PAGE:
Stern believes that Molly-Mae should have had a simple summary explaining the rules, for example ’18 +, UK only prize draw. One entry per person. Closes 11:59 p.m. 9/20/20. ‘

Additionally, there should be a link to read the full terms and conditions, such as ‘Terms apply essentially meaningless’.

Molly-Mae said she discussed with her management the best way to select the winner as there was no software or app that allowed her to post two million Instagram comments without logging in with her password, which she’d never to do’.

Fame: Molly-Mae gained millions of followers after appearing on Love Island last summer

Fame: Molly-Mae gained millions of followers after appearing on Love Island last summer

Fame: Molly-Mae gained millions of followers after appearing on Love Island last summer

Stern added that it is not always easy to extract data from Instagram unless you have certain types of accounts.

In this case, you may have a limit, say, to get information from only 1,000 accounts, which is why Molly-Mae struggled to find a way to choose from two million names without using her Instagram password.

Even if you get all the data, the draw itself shouldn’t be conducted by Molly-Mae herself, without proper independent oversight. It is a simple practice designed to avoid room for abuse, fraud or deception.

Besides, she has a closing time of midnight. We always try to avoid this. When is midnight on Monday? Is it the time between Sunday and Monday or between Monday and Tuesday? Saying Monday at 11:59 pm is so much clearer. ‘

It does not appear that an independent assessment has been made.

However, Molly-Mae avoided a common problem with influencers where they did not identify commercial relationships with brands.

Many influencers get freebies or are paid to promote products and by law they have to say it is advertising or a paid relationship – even for 12 months after a formal period has ended.

Since Molly-Mae bought all the products with her own money and stated this, she didn’t have to worry about breaking any ad rules.

Molly-Mae had to post this on her Instagram stories to defend the winner of the giveaway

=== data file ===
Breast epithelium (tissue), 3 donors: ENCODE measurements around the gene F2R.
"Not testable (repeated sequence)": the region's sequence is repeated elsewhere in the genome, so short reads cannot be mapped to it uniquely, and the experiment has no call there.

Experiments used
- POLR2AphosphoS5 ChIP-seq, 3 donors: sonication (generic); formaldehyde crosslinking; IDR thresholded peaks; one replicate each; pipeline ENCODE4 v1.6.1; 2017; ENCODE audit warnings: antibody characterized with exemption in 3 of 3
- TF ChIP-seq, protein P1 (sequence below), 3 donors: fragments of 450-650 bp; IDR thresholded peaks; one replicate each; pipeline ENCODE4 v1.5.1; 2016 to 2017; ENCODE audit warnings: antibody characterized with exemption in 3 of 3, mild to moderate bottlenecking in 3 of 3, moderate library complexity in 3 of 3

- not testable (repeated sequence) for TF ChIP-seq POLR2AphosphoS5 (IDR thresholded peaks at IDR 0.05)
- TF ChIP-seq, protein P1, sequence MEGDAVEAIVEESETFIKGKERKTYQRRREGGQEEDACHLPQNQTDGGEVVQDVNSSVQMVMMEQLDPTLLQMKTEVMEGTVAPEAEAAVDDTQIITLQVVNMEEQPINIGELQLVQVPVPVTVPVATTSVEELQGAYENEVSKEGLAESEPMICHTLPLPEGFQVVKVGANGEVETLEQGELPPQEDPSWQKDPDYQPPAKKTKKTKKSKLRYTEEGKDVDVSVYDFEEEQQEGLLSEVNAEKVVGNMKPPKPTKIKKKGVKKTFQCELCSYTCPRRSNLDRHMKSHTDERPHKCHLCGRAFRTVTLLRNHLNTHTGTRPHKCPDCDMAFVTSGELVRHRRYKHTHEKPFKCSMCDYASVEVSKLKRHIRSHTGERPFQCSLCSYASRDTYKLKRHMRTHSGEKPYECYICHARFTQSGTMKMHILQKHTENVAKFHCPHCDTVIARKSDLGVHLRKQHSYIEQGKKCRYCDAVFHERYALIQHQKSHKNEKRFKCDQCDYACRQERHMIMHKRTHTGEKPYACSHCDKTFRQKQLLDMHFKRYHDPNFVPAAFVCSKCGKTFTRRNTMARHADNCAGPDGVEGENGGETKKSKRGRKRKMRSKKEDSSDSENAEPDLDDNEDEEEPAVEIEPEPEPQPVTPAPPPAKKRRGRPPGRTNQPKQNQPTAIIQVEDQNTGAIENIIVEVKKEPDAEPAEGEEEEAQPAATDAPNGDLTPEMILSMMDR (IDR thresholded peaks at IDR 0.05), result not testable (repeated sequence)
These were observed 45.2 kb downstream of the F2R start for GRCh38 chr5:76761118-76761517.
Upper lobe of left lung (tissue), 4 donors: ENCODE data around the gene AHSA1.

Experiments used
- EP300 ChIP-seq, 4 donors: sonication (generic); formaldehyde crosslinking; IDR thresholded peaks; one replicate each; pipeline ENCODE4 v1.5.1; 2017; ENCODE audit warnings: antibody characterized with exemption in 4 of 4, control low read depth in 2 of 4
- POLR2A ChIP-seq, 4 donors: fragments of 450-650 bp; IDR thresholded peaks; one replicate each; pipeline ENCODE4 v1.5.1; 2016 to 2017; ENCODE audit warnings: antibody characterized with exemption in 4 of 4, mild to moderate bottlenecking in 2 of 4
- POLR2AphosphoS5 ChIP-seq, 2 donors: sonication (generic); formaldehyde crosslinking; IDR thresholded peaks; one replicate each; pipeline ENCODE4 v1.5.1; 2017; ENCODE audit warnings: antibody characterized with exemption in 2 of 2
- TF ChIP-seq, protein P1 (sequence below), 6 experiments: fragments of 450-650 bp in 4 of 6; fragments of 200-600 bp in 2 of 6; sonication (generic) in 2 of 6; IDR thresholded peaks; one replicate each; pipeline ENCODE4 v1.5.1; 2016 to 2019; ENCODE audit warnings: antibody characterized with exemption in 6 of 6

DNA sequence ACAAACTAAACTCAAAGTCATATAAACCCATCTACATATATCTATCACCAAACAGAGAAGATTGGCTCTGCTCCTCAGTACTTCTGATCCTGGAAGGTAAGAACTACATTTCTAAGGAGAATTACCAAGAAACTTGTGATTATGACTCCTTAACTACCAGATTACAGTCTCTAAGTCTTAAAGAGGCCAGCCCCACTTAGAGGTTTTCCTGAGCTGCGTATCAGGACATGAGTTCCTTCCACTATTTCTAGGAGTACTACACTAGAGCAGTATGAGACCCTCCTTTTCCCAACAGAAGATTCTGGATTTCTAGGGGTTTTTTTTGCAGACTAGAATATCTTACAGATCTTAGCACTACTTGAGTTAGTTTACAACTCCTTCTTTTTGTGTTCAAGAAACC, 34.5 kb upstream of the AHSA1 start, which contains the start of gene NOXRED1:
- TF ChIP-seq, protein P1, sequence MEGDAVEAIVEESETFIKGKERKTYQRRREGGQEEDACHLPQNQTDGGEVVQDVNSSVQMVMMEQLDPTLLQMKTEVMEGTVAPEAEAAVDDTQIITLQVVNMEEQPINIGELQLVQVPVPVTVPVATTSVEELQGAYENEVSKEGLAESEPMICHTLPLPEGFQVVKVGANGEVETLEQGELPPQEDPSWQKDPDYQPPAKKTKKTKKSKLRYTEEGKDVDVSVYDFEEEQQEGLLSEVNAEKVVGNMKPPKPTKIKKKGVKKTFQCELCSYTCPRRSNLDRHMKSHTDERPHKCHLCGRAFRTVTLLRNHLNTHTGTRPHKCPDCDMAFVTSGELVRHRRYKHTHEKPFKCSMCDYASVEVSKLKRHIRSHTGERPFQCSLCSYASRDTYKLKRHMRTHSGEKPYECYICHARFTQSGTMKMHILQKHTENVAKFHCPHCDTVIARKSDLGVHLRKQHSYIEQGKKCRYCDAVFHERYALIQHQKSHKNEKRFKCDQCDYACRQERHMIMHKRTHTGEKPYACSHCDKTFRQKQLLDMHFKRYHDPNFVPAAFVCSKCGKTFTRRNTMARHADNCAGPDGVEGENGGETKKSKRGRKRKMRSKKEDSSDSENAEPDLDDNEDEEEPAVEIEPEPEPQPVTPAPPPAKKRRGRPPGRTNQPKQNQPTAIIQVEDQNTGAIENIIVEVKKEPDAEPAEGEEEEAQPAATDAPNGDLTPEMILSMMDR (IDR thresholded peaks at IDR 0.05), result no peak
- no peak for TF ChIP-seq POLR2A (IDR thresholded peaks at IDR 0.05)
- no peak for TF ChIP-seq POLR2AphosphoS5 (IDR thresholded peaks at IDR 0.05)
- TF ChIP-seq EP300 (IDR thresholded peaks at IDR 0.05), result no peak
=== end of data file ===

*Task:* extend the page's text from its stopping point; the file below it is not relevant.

Molly-Mae had to post this on her Instagram stories to defend the winner of the giveaway

Molly-Mae had to post this on her Instagram stories to defend the winner of the giveaway

This is an area in which the Competition and Markets Authority is increasingly taking harsh action, as it violates the law.

This is Money contacted Molly-Mae’s management about the giveaway, but it said it had no comment.

Prize draws, where the winner is randomly selected, rather than a competition where prizes are awarded based on skill, are likely within the purview of the ASA as a promotion.

A spokesperson for the ASA said: “We cannot say whether an ad / post is likely to break the rules without first having been reviewed by our Complaints team.

‘Our role is to ensure that all advertising is accountable. That’s why we encourage anyone who thinks a message may have broken the rules to file a complaint with us. ‘

According to the ASA, the winners of the prize draw must be chosen randomly. This can be done by using a computer process that provides verifiably random results.

If no such computer process is used, the draw should be done or supervised by someone who is independent.

Important terms and conditions related to the prize draw must also be stated in the initial marketing materials.

Other terms and conditions for promotions with prizes must be available before or at the time of entry, but do not need to be given as much attention.

Prize draws do not have a ‘game’ element, unlike many TV competitions, because there is no skill involved. If it took skill to win, it would likely be classified as a competition.

While the ASA will take action against ads that violate our rules, it said it would not comment on posts for matches that are advertised legally and responsibly.

Some of the links in this article may be affiliate links. If you click on it, we can earn a small commission. That helps us fund This Is Money and use it for free. We do not write articles to promote products. We do not allow commercial relationships to affect our editorial independence.

.